Any Reasons Not to Upgrade to an SSD?

If SSDs are so much better than hard drives, why aren’t all drives SSDs? The two biggest reasons are cost and capacity. SSDs are more expensive than hard drives. A good 1 TB SSD might cost you $135. A comparable hard disk drive with twice the capacity will cost you about half that. SSDs aren’t yet available with the capacity of the largest hard disk drives, though they are getting bigger all the time. To store a great deal of data, hard drives are still the best solution.

Having said that, prices on SSDs have fallen sharply in the past few years and will continue to do so. But hard drive makers aren’t sitting still. They improve their technology every year. Basically, there’s an arms race going on that benefits you.

Whether your computer can use an SSD is another question. It all depends on the computer’s age and how it was designed. Let’s take a look at that question next.

How Do You Upgrade To An SSD?

Does your computer uses a regular off the shelf SATA (Serial ATA) hard disk drive? If so, you can upgrade it with an SSD. SSDs are compatible with both Macs and PCs. All current Mac laptops come with SSDs. Both iMac and Mac Pro come with SSD, as well. The iMacs are available with HDDs, SSDs, or Apple’s Fusion Drive, which combines an SSD with a hard disk drive.

Even if your computer already has an SSD, you may be able to upgrade it with a larger, faster SSD model. Besides SATA-based hard drive replacements, some later model PCs can be upgraded with M.2 SSDs, which look more like RAM chips than hard drives. Some Apple laptops made before 2016 that already shipped with SSDs can be upgraded with larger ones. However you will need to upgrade to a Mac specific SSD. Check Other World Computing and Transcend to find ones designed to work. The latest Mac laptop models have SSDs soldered to the motherboard, so you’re stuck with what you have.



Comfortable taking your computer apart? Upgrading it with an SSD is a pretty common do-it-yourself operation. Many companies now make plug-and-play SSD replacements for hard disk drives. Open up a new browser tab to or and you’ll have an embarrassment of riches. The choice is yours: Samsung, SanDisk, Crucial, and Toshiba are all popular SSD makers. There are many others too.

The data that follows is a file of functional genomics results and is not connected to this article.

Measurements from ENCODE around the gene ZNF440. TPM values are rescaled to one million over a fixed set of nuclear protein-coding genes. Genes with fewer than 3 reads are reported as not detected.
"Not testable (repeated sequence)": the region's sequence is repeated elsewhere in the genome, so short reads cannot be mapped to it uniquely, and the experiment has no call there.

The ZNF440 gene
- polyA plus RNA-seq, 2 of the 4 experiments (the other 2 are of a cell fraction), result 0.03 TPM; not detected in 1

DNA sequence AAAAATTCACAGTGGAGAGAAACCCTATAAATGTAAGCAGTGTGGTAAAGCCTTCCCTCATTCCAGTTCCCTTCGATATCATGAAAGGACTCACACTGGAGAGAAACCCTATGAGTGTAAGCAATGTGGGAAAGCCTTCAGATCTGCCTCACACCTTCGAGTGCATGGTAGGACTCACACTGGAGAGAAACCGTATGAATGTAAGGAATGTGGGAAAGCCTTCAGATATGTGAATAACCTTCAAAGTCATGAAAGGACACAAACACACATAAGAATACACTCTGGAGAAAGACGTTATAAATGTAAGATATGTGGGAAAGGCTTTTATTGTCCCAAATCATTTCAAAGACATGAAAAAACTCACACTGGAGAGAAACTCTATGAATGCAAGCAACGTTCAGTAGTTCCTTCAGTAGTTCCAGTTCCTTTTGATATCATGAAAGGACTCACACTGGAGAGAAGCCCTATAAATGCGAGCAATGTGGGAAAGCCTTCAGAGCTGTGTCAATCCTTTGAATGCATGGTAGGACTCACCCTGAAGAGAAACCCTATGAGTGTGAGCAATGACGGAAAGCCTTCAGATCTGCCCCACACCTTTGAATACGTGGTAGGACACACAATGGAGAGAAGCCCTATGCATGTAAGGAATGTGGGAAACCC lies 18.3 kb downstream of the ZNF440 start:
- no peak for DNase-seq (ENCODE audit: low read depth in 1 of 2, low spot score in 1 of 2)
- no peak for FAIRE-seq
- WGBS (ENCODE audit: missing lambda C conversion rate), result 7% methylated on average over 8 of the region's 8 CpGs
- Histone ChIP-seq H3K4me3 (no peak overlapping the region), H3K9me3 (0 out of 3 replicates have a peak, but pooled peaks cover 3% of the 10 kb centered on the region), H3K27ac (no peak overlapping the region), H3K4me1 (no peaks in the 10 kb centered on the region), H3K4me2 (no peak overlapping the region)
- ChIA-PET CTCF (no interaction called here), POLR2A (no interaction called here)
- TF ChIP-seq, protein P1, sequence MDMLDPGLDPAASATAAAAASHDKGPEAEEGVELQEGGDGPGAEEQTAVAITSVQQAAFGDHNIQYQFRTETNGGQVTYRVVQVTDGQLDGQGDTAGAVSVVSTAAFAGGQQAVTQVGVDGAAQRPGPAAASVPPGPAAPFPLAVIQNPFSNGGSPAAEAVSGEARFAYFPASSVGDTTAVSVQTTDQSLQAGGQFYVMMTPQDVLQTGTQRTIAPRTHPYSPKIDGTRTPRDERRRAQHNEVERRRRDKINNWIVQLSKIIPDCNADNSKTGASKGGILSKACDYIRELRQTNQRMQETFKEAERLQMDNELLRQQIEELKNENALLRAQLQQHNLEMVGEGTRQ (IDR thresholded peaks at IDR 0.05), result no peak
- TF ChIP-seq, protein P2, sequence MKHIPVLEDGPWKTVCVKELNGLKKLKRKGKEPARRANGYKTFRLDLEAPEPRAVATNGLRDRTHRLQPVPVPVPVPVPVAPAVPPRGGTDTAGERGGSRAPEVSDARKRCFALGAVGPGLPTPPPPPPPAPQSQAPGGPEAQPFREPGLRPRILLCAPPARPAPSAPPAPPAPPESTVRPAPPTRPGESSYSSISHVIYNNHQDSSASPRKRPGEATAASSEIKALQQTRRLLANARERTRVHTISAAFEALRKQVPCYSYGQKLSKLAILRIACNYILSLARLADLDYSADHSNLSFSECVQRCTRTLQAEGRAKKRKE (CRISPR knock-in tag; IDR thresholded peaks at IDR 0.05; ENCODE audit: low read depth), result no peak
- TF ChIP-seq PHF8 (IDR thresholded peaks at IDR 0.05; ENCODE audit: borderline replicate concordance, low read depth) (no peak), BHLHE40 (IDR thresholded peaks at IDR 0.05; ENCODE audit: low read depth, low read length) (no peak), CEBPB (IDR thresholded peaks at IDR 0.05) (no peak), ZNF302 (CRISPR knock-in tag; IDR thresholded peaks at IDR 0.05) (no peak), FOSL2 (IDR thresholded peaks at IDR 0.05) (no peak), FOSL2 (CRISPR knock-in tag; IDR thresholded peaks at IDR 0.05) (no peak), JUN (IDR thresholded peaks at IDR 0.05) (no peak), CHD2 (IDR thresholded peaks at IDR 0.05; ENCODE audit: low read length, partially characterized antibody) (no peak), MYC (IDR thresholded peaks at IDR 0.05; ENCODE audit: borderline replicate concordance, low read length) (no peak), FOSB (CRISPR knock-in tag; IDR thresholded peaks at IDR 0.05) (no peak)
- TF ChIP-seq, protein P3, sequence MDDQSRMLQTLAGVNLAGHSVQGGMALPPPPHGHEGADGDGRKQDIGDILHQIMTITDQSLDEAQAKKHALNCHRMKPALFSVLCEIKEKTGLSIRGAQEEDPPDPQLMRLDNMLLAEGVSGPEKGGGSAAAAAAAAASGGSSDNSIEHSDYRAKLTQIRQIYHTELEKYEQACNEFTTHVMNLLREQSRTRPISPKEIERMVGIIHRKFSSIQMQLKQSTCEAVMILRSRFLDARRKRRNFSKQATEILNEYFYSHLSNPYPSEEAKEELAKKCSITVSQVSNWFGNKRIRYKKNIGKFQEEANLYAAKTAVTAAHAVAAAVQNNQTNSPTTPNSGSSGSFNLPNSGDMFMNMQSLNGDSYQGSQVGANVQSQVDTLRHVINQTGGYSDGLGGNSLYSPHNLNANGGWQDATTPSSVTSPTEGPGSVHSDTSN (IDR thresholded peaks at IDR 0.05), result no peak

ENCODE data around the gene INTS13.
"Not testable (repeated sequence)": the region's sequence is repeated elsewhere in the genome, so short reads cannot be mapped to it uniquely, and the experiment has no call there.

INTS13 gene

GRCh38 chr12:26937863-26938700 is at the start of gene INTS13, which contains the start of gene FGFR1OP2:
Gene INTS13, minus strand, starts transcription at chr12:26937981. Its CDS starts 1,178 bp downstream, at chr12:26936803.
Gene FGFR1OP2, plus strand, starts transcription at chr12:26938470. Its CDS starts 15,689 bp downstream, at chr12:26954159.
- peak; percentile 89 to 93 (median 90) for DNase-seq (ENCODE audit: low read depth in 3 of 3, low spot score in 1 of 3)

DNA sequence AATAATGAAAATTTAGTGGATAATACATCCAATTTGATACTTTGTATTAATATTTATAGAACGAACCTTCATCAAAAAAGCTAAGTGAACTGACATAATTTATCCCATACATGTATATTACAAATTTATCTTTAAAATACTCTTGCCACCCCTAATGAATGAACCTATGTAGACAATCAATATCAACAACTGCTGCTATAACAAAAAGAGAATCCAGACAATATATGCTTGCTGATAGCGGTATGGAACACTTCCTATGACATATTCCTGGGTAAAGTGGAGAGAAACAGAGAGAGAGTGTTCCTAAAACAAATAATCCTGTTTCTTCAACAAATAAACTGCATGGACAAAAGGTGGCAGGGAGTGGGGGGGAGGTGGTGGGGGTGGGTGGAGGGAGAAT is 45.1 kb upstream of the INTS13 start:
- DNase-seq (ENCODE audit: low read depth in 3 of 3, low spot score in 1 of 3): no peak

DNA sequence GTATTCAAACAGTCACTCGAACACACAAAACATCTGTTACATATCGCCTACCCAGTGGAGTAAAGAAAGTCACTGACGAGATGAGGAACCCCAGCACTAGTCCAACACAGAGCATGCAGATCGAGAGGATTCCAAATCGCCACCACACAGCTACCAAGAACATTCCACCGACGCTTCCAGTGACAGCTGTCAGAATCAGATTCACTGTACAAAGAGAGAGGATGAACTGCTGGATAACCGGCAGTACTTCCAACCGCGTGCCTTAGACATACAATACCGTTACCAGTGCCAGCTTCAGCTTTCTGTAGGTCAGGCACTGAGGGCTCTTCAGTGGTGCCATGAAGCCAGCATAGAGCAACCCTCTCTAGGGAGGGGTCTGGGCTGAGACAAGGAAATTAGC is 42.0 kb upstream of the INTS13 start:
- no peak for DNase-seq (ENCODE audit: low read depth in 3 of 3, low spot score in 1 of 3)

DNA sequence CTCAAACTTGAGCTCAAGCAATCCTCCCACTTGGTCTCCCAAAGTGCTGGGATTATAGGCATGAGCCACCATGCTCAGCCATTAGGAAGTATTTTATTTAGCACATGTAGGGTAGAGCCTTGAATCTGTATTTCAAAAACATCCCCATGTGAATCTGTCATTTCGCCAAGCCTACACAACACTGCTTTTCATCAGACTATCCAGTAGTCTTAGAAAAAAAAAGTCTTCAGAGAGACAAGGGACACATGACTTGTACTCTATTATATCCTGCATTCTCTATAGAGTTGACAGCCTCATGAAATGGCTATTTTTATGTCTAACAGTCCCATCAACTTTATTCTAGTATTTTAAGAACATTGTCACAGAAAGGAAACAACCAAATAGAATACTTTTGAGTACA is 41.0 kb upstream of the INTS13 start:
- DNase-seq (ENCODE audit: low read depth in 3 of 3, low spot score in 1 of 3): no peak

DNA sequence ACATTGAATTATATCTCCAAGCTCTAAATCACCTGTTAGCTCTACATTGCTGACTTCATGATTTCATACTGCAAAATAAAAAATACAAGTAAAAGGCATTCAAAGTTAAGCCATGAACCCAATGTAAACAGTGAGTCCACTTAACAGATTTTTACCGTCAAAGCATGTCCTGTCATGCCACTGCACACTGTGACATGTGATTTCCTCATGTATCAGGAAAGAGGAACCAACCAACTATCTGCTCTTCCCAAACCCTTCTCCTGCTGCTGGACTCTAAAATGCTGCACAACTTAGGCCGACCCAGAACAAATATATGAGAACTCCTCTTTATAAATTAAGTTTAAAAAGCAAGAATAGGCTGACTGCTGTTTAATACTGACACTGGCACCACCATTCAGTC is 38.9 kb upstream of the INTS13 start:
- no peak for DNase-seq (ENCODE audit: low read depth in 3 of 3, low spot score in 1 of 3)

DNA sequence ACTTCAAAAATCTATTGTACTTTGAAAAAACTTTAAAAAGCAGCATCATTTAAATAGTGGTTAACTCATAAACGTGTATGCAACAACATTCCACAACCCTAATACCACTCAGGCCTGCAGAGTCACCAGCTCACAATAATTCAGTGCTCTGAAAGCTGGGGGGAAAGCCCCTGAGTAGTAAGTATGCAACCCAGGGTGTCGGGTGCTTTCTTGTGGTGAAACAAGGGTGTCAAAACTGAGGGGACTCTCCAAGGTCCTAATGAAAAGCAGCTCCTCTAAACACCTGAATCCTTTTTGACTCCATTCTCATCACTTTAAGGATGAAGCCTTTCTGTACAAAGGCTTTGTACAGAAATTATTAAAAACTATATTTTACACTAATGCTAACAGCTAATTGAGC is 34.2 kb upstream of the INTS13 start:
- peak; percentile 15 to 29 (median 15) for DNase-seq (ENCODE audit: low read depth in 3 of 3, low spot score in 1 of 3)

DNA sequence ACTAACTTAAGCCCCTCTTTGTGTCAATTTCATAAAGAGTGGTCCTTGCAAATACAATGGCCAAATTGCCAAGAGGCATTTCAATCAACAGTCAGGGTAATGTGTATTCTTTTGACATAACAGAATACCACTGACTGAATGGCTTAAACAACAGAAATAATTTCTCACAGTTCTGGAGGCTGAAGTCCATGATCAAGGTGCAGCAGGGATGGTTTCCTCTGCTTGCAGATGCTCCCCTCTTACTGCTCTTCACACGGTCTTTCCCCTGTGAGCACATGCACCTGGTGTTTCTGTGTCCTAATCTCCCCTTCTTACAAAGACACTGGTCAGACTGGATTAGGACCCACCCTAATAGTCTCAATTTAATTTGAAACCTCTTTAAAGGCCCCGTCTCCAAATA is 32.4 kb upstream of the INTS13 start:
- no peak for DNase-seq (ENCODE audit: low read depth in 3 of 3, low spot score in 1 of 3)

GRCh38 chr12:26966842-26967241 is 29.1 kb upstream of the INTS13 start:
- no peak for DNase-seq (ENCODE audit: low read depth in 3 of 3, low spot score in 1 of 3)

That said, if you don’t know what you’re doing it may not make sense to learn how. SSD upgrades are such a common aftermarket improvement most independent computer repair and service specialists will take on the task if you’re willing to pay them. Some throw in a data transfer if you’re lucky or a skilled negotiator. Ask your friends and colleagues for recommendation. You can also hit up services like, Angie’s List or to find someone.

If you are DIY inclined, YouTube has tons of walkthroughs like this one for desktop PCs, this one for laptops, and this one aimed at Mac users.

SSD Drive Adapter

HDD/SSD to 3.5″ Drive Bay Adapter

Many SSDs replace 2.5-inch hard disk drives. Those are the same drives you find in laptop computers and even small desktop models. Have a desktop computer that uses a 3.5-inch hard drive? You may need to use a 2.5 inch-to-3.5 inch mounting adapter.

How to Migrate to an SSD

Buying a replacement SSD is the first step. Moving your data onto the SSD is the next step. To that end, you need two things: cloning software and an external drive case or drive sled or enclosure, which lets you connect the SSD to your computer through its USB port or another data transfer interface. The videos I pointed you to in the previous section go into some detail there.